This family includes the well-known ant lions, named thus because of the habit of larvae feeding mainly on ants and their ferocious appearance and manner of attack. Larvae are also sometimes called "doodlebugs." The genus Myrmeleon is highly specialized, and because of its cosmopolitan distribution and abundance, is the dominant group in the Neuroptera with the possible exception of Chrysopidae. There are ca. 89 species in North America, being most abundant in the South and West. Adults resemble damselflies, with long slender abdomens. However, they differ in being softer-bodied and having rather long clubbed antennae and in possessing a different wing venation. They are feeble fliers that are frequently attracted to lights. The wings are either clear or irregularly spotted.
Reaumur (1742) published an early detailed account of the behavior of Myrmeleon carius L., the accuracy of which was verified by subsequent researchers. Wheeler (1930) provided a review of the biology and behavior of this species. The eggs are small, oval in outline, and are laid during autumn in small groups, adhering end to end, in the sand. Hatching occurs shortly thereafter, and a feeding period occurs before hibernation. The young ant lion is slender, with conspicuous mandibles and a tough integument, which is essential not only for defense but for protection against desiccation. There are several types of setae on the dorsum which serve to transmit the stimuli from falling sand particles to indicate the presence of prey in the pit.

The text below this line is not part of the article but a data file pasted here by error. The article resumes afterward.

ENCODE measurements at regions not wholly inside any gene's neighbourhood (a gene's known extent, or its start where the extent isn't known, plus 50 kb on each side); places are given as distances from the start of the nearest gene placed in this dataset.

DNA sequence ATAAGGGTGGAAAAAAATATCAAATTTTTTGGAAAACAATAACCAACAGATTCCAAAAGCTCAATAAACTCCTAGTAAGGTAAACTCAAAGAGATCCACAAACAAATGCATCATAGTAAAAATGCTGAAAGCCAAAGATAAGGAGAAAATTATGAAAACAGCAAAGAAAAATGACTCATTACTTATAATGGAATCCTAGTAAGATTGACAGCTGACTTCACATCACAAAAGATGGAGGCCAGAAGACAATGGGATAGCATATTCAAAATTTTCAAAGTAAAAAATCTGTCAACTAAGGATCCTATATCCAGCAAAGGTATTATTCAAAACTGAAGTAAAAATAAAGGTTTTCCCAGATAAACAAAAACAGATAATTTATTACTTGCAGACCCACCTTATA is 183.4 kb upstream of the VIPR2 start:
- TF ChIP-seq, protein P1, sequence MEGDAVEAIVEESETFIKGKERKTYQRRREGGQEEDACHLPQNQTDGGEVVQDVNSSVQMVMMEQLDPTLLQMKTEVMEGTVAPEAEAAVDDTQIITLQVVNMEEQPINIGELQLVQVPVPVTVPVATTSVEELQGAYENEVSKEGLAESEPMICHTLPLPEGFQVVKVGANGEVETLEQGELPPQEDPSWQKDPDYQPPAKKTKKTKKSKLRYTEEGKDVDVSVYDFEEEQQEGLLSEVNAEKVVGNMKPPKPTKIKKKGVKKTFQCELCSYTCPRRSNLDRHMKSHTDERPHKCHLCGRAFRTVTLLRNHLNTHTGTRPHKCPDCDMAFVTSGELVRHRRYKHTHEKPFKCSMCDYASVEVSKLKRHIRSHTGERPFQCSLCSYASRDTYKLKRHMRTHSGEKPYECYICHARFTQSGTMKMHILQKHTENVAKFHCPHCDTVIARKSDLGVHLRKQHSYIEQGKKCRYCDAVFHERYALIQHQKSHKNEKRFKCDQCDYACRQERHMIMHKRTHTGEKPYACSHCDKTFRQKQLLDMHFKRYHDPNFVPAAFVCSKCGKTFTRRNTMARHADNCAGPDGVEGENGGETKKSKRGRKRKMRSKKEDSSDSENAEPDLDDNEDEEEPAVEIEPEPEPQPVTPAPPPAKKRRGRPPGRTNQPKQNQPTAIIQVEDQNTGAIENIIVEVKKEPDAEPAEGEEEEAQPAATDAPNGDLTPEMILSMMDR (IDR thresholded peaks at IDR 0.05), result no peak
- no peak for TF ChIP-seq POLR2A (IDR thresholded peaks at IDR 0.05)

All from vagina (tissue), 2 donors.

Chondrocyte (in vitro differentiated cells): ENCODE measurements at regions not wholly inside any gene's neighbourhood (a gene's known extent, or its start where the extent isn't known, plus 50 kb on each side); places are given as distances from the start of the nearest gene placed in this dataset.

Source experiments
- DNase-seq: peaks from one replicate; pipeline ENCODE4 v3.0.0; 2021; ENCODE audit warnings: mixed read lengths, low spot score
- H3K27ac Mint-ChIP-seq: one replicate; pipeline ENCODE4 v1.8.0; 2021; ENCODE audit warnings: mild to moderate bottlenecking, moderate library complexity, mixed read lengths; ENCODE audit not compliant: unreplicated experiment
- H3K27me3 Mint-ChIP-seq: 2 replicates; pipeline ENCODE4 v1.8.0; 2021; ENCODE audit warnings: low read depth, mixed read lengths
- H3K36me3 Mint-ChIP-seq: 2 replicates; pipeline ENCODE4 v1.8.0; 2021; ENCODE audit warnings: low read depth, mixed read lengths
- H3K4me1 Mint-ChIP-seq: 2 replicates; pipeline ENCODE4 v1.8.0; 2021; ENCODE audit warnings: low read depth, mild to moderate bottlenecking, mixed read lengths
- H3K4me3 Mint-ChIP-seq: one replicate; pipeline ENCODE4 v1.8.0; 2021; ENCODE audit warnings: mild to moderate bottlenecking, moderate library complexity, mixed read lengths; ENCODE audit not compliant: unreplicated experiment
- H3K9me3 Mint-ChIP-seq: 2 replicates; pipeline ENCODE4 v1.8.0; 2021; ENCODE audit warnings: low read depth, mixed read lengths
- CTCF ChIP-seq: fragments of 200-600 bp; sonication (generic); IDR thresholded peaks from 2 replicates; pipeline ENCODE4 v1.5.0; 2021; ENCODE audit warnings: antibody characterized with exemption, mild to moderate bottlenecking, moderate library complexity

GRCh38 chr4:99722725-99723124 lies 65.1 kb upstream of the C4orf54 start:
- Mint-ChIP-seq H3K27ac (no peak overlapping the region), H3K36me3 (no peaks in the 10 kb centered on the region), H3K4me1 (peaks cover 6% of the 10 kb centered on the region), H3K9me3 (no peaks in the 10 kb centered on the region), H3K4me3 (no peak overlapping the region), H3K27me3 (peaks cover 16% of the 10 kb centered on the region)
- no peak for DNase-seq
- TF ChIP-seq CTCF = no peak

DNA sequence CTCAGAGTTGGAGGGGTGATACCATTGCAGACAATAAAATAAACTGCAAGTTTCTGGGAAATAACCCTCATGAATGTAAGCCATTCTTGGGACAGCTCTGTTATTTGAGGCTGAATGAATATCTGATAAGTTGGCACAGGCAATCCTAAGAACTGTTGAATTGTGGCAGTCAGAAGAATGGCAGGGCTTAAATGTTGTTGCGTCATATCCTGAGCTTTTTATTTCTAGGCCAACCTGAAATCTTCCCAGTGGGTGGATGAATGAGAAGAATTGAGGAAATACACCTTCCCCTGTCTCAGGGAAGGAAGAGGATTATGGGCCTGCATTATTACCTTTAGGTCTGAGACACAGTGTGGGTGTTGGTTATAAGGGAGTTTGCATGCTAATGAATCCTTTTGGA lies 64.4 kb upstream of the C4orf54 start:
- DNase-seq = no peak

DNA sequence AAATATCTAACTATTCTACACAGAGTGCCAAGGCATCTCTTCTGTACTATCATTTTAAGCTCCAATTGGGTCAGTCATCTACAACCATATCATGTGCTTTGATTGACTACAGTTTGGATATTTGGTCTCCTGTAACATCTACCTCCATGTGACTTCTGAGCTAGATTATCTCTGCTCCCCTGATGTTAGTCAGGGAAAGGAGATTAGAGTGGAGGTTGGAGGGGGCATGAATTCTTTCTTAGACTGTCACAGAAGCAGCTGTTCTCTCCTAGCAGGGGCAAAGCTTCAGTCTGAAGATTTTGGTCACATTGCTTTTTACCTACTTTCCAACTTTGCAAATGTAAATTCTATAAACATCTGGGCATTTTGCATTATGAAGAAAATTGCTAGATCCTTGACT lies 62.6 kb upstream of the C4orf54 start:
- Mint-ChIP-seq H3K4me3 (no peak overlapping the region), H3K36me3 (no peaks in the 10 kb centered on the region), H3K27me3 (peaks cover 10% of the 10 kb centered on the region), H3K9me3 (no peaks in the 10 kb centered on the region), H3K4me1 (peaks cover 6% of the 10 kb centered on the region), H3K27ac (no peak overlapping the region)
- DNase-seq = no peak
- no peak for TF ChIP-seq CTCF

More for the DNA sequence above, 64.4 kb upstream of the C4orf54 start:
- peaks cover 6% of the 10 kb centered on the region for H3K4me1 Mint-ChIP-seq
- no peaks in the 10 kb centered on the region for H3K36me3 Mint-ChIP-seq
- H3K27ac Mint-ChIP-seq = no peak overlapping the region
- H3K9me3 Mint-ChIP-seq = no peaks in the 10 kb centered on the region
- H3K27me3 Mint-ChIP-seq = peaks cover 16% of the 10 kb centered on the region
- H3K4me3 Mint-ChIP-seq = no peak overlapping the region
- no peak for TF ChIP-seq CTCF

The formation of the pit by the larvae is only during nighttime. First a circular groove is made in the sand, which indicates the pit margin to be formed. The larva moves backward, using its head and closed mandibles to throw the sand from the inner border of the groove to the outside. The circle that is followed in this process is gradually narrowed, thus reducing the cone of sand in the center and deepening the furrow. The pit is finally completed, and the larva takes position at the bottom, with the entire body except the mandibles covered with sand. Here it awaits the coming of prey, which is seized as soon as it tumbles to the pit bottom. If not within reach of the mandibles, it is showered with sand until its struggles bring it nearer. Prey is killed very quickly, and its body juices sucked out. The remains are then removed from the pit by either throwing or dragging.
There are 3 larval instars, not differing appreciably in character, though the body becomes more robust toward maturity. The developmental period is uncertain but may extend over several years. Larvae are capable of existing for very long periods without food. They mature in late spring or early summer, and the spherical double-walled cocoon is then spun beneath the sand. Pupation occurs ca. 1 week later, and the adults emerge in 4-6 weeks. The pupa cuts a circular opening in the cocoon wall with its mandibles and comes to the surface of the sand before casting its skin. In India the behavior of M. contractus Wlk differs from other members of the genus in not forming pits in sand (Gravely & Maulik 1911). Instead the trunks of mango trees which are coated with dried mud are inhabited, and the larvae are usually found on the surface or in shallow depressions. The cocoon is formed in a crevice in the bark, and the adult emerges from the pupal skin, leaving the latter extruded from the opening.